|dc.description.abstract||Across the centuries, and especially in the more recent past, the question of the observance
of the weekly Sabbath has been an ongoing matter of discussion and debate among scholars and
Bible commentators of various religious backgrounds, particularly among seventh-day Sabbatarians.
Since the only place that the lexical Greek term óÜââáôá appears in the New Testament, after the
Gospels and the book of Acts, is located in Colossians 2:16, this passage has become the focus of
much attention – more so, since the text seems to suggest that Sabbath-keeping is an optional issue.
Due to the fact that, in both Hebrew and Greek, the basic term for “sabbath” has more than
one possible meaning, the major challenge has surrounded the question as to whether Colossians 2:16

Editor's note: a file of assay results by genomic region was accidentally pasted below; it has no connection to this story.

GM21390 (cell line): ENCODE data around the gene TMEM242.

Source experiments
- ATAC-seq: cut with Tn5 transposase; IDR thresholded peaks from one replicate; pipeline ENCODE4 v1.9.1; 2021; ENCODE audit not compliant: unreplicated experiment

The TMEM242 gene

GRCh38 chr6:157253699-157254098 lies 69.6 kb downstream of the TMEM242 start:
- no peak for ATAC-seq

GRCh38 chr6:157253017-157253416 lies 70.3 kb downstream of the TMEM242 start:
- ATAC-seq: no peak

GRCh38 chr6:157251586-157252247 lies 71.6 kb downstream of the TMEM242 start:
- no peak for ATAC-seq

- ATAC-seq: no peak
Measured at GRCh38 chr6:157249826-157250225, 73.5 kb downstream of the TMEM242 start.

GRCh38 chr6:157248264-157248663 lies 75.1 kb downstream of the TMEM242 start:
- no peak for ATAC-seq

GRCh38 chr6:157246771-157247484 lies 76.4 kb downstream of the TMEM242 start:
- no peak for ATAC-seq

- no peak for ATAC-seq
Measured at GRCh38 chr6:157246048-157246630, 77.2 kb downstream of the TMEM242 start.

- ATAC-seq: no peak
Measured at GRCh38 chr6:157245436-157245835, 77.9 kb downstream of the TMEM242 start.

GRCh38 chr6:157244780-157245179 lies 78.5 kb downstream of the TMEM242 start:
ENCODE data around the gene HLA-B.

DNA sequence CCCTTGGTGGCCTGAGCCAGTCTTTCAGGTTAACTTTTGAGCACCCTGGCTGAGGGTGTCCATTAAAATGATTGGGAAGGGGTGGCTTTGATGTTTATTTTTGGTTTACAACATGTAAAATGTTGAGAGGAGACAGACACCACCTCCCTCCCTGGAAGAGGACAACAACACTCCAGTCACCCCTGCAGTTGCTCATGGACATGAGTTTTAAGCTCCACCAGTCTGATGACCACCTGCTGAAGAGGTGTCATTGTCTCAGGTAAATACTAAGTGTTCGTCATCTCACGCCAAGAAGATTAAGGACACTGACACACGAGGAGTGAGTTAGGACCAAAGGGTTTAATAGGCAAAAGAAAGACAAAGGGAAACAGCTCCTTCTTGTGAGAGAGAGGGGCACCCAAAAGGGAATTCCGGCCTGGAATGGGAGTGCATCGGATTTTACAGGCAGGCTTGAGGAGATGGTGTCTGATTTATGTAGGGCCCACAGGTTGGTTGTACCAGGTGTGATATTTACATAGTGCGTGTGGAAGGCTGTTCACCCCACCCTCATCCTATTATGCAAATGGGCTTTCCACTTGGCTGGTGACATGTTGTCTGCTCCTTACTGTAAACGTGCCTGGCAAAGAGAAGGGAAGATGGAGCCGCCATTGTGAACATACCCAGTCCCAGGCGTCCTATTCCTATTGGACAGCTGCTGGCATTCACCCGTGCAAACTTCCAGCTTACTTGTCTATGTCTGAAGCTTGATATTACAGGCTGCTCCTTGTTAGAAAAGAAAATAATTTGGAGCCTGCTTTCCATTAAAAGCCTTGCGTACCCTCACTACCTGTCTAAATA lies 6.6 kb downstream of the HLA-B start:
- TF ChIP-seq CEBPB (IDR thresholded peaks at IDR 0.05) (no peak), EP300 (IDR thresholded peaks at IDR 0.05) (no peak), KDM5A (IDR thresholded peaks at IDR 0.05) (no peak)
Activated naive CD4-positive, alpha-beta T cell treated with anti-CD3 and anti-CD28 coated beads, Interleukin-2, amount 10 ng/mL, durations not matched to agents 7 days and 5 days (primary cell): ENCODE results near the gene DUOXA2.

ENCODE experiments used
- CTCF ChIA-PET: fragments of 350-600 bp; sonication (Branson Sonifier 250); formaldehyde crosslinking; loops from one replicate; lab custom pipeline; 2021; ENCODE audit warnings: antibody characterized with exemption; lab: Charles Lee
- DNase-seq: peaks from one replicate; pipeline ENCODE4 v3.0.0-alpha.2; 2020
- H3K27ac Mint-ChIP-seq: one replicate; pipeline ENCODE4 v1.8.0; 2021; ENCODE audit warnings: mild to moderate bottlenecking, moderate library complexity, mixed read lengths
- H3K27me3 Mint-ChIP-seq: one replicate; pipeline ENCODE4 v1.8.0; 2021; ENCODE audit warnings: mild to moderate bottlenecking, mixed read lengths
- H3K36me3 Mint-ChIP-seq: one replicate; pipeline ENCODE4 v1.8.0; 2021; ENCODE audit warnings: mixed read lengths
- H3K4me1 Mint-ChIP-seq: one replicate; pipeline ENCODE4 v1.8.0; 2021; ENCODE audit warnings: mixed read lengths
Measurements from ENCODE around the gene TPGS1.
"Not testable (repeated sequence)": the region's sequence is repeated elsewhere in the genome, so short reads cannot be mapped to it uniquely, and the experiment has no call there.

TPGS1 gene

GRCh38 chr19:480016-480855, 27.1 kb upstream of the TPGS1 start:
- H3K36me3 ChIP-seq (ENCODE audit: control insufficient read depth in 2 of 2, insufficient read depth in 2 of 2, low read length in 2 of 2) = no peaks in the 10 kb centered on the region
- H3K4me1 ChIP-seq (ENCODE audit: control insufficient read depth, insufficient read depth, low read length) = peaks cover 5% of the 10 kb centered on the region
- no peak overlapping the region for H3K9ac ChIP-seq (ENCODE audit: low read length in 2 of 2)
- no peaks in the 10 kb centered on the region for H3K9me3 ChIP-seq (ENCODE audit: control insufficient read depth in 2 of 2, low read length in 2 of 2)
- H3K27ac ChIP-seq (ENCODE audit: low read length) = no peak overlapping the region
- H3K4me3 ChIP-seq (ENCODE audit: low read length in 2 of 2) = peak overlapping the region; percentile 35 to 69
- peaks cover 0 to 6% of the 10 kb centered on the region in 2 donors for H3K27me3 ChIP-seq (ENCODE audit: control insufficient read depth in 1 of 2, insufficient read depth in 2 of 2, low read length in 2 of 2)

refers to the weekly seventh-day Sabbath (as noted in the decalogue of Exod 20), or to the ceremonial
sabbaths (as in the ritual code of Lev 23:4-37). To a large degree, based on the notion that this epistle
includes an allusion to an oft-occurring trilogy of terms in the Old Testament, a majority of scholars
have concluded that the seventh-day Sabbath is in view here. The minority maintain that the context
shows that Colossians 2:16 is dealing with annual cultic sabbaths, that were fulfilled at the Cross.
Approaching the final form of the canon, from a Protestant perspective, and operating within
the essential principles of the historico-grammatical hermeneutic, this thesis seeks to meticulously
analyze the meaning of óÜââáôá (especially as it appears in the triad of “feast, new moon, sabbath”).
Taking into account the theme and setting of this epistle, it seems there is sufficient contextual, intertextual,
etymological, lexical, linguistic, semantic, syntactical, structural and typological data to
reasonably conclude that the óáââÜôùí of Colossians 2:16 does not refer to the seventh-day Sabbath.||en_US